I recently had an “a-ha” moment.
As an ADHD coach and someone with ADHD, I’m continuously learning about ADHD. I’m aware that ADHD and Autism Spectrum Disorder (ASD) share symptoms.
I recently heard an example that stopped me in my tracks, literally. I was listening to a podcast while out for a run. It wasn’t a podcast about ADHD or ASD.
In speaking about the differences between ASD in boys and girls and her own experiences, Gadsby – diagnosed only four years ago – used the word “masking”. Here’s how Gadsby defined it:
Girls on the spectrum observe the behavior of others around and mimic.
Hearing this was the big A-HA moment for me.
I did some further research that included the Journal of Autism and Developmental Disorders, among other sources.
It turns out that girls with ASD will try to go along and imitate what they see to seem “normal” and fit in. It’s a coping mechanism that falls under a concept called “camouflaging”.
Self-explanatory, yet an epiphany
Sometimes epiphanies are so powerful because they make so much sense and seem so obvious.
You know what camouflage is. You know what a mask is. You can imagine their meanings in the context of neurodiverse human behaviour.
Masking and other types of camouflaging can result in not being diagnosed with ASD until later in life (if at all) because masking allows girls to “pass” as neurotypical.
Everyone camouflages at times, donning masks to get through the day. When we’re sad, we smile; we can feign enthusiasm and act confident when we’re scared.
Women, in particular, use those masks to hide.
Camouflaging our imperfections
Methods such as masking or camouflaging to conceal our true nature indicate why many females aren’t diagnosed with ADHD until their 20s or older when the demands of work and family life catch up.
For many women, the possibility that they might have ADHD doesn’t occur to them until their child is diagnosed.
Does that sound like you?
I spent much of my life “masking” without knowing it. How about you?
Part of my ADHD origin story, my bio, shares that I naturally adapted my behaviour to what others were doing. I didn’t think I was acting “normal,” so I learned “normal” behaviours by observing others.
I thought I was assimilating. Teenagers assimilate to belong.
Doing what we need to
It’s a survival instinct.
Girls with ADHD use masking – and other camouflaging techniques – to hide the fear of being different (weirdos), to avoid being bullied, and to hide feelings of shame. Masking is an unconscious act. There are only so many traits we can hide.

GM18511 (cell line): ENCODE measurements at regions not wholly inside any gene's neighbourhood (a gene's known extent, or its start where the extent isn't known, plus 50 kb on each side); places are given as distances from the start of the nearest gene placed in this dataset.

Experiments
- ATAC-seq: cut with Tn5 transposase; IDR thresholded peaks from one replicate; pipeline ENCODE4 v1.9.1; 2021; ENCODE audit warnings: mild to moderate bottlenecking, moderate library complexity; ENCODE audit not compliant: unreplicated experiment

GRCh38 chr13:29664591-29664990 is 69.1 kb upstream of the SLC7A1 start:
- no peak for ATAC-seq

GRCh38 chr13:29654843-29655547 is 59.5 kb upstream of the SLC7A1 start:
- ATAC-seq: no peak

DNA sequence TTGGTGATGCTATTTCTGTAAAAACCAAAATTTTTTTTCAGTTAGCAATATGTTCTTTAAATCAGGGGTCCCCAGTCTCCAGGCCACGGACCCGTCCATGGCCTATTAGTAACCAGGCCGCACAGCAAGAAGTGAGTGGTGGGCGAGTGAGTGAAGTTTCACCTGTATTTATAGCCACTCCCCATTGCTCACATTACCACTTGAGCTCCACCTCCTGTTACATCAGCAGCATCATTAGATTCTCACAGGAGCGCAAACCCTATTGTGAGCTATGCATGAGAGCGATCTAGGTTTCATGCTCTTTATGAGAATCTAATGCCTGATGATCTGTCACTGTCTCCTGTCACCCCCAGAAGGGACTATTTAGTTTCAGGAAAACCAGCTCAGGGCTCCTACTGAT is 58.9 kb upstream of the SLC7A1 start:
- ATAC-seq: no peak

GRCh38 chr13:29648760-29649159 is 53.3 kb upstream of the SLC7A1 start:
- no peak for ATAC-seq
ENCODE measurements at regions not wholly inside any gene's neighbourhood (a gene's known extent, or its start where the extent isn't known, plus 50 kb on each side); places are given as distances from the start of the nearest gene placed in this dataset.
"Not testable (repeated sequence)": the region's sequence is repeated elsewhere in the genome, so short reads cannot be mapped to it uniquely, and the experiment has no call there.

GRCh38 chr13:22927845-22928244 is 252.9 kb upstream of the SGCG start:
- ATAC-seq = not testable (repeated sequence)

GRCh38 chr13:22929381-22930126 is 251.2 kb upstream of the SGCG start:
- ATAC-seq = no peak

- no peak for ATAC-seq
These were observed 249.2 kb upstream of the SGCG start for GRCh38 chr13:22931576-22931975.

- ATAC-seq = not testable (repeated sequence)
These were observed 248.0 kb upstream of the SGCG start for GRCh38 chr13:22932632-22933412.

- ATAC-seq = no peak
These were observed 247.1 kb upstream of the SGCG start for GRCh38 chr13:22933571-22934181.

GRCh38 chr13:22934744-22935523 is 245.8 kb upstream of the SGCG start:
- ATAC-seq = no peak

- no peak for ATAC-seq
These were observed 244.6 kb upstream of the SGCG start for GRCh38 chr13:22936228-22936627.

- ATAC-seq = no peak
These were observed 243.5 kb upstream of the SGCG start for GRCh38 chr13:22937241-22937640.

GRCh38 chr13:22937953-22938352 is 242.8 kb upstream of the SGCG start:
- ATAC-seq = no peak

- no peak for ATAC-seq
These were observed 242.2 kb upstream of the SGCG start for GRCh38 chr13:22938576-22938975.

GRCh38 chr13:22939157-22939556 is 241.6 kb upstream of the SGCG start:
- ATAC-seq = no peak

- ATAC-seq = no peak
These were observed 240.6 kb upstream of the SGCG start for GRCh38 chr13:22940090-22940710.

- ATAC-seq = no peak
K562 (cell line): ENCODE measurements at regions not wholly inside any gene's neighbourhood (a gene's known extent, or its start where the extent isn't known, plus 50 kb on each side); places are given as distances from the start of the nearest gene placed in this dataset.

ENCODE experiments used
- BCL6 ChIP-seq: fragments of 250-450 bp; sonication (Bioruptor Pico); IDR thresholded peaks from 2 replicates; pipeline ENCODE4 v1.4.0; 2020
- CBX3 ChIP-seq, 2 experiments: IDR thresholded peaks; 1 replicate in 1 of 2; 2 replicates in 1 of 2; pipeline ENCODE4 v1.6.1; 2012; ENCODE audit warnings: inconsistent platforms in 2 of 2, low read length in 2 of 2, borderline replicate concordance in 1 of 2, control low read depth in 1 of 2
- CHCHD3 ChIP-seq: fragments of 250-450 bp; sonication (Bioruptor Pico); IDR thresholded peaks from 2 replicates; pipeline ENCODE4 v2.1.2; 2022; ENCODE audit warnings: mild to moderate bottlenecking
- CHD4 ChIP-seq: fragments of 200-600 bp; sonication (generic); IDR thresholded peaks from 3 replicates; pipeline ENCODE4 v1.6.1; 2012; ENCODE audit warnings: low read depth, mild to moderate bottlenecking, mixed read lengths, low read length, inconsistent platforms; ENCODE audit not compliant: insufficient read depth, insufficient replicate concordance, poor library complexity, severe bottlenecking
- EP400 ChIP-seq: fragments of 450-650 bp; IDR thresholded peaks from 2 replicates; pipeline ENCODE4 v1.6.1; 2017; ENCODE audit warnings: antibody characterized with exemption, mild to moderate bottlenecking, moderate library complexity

As adults, these tools are useful. Camouflaging gets us through job interviews and into jobs. It gets us through our days. We need to make phone calls to make appointments, so we do. (It took me years before I could make my own calls, and I still prefer to book online than actually speak to someone.)
The truth is that sometimes we need to show up when we don’t want to. That’s life. You’ve got to do the work even if you’re not feeling it.
Useful or not, we cope the way we can, in intuitive ways.
How we do it
Our silence in conversations can be camouflaged as listening. Sometimes we’re silent because we neither want to talk nor listen – nor be in the conversation at all, but we pretend to listen. Sometimes we’re silent even though we want to talk about a topic we’re excited about. We practically have to bite our tongue to stay silent.
Our daydreaming can be reframed as “deep in thought.” We force eye contact that feels uncomfortable (which is “compensating”, not “masking”, but it’s a camouflaging strategy).
Our fidgeting isn’t inconspicuous. My bouncing certainly wasn’t. I still bounce, only now, I sometimes turn my bouncing/jumping into a solo dance party.
It’s comforting to know that “masking” and “camouflaging” are actual concepts.
Making it (less) Weird
Masking isn’t the only thing I learned from that podcast episode. If you’re interested in listening to Hannah Gadsby on You Made It Weird, look for it where you get your podcasts. The episode was released on November 25, so it will be near the top of the episode list.